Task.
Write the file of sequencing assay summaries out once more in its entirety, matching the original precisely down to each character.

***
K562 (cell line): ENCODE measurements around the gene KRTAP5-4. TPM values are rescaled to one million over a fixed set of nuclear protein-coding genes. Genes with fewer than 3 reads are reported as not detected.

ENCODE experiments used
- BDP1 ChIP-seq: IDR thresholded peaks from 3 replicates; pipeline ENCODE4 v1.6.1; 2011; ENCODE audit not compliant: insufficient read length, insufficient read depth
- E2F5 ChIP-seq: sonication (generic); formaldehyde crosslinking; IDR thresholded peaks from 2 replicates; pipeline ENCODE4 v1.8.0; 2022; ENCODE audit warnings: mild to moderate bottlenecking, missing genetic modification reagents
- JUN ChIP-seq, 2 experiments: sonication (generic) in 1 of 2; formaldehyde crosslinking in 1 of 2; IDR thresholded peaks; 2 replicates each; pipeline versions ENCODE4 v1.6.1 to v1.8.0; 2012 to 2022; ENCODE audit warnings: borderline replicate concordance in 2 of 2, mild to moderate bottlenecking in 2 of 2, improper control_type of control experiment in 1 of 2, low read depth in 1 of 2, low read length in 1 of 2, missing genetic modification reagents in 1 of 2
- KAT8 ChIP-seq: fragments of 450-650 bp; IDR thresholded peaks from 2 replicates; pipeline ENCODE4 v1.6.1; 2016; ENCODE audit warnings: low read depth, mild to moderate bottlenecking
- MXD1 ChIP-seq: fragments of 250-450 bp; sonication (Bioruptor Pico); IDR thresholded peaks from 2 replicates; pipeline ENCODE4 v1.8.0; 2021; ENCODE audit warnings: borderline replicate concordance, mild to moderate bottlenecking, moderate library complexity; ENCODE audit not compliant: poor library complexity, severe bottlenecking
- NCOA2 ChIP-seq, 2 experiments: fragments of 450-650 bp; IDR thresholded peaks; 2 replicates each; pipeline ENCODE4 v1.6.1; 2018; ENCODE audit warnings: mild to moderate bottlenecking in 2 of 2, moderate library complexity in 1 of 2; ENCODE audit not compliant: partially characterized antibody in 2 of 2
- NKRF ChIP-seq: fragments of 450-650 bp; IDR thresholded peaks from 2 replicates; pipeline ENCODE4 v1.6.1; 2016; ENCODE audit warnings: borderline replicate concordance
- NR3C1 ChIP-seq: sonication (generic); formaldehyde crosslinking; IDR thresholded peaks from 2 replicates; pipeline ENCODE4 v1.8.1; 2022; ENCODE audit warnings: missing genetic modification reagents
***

K562 (cell line): ENCODE measurements around the gene KRTAP5-4. TPM values are rescaled to one million over a fixed set of nuclear protein-coding genes. Genes with fewer than 3 reads are reported as not detected.

ENCODE experiments used
- BDP1 ChIP-seq: IDR thresholded peaks from 3 replicates; pipeline ENCODE4 v1.6.1; 2011; ENCODE audit not compliant: insufficient read length, insufficient read depth
- E2F5 ChIP-seq: sonication (generic); formaldehyde crosslinking; IDR thresholded peaks from 2 replicates; pipeline ENCODE4 v1.8.0; 2022; ENCODE audit warnings: mild to moderate bottlenecking, missing genetic modification reagents
- JUN ChIP-seq, 2 experiments: sonication (generic) in 1 of 2; formaldehyde crosslinking in 1 of 2; IDR thresholded peaks; 2 replicates each; pipeline versions ENCODE4 v1.6.1 to v1.8.0; 2012 to 2022; ENCODE audit warnings: borderline replicate concordance in 2 of 2, mild to moderate bottlenecking in 2 of 2, improper control_type of control experiment in 1 of 2, low read depth in 1 of 2, low read length in 1 of 2, missing genetic modification reagents in 1 of 2
- KAT8 ChIP-seq: fragments of 450-650 bp; IDR thresholded peaks from 2 replicates; pipeline ENCODE4 v1.6.1; 2016; ENCODE audit warnings: low read depth, mild to moderate bottlenecking
- MXD1 ChIP-seq: fragments of 250-450 bp; sonication (Bioruptor Pico); IDR thresholded peaks from 2 replicates; pipeline ENCODE4 v1.8.0; 2021; ENCODE audit warnings: borderline replicate concordance, mild to moderate bottlenecking, moderate library complexity; ENCODE audit not compliant: poor library complexity, severe bottlenecking
- NCOA2 ChIP-seq, 2 experiments: fragments of 450-650 bp; IDR thresholded peaks; 2 replicates each; pipeline ENCODE4 v1.6.1; 2018; ENCODE audit warnings: mild to moderate bottlenecking in 2 of 2, moderate library complexity in 1 of 2; ENCODE audit not compliant: partially characterized antibody in 2 of 2
- NKRF ChIP-seq: fragments of 450-650 bp; IDR thresholded peaks from 2 replicates; pipeline ENCODE4 v1.6.1; 2016; ENCODE audit warnings: borderline replicate concordance
- NR3C1 ChIP-seq: sonication (generic); formaldehyde crosslinking; IDR thresholded peaks from 2 replicates; pipeline ENCODE4 v1.8.1; 2022; ENCODE audit warnings: missing genetic modification reagents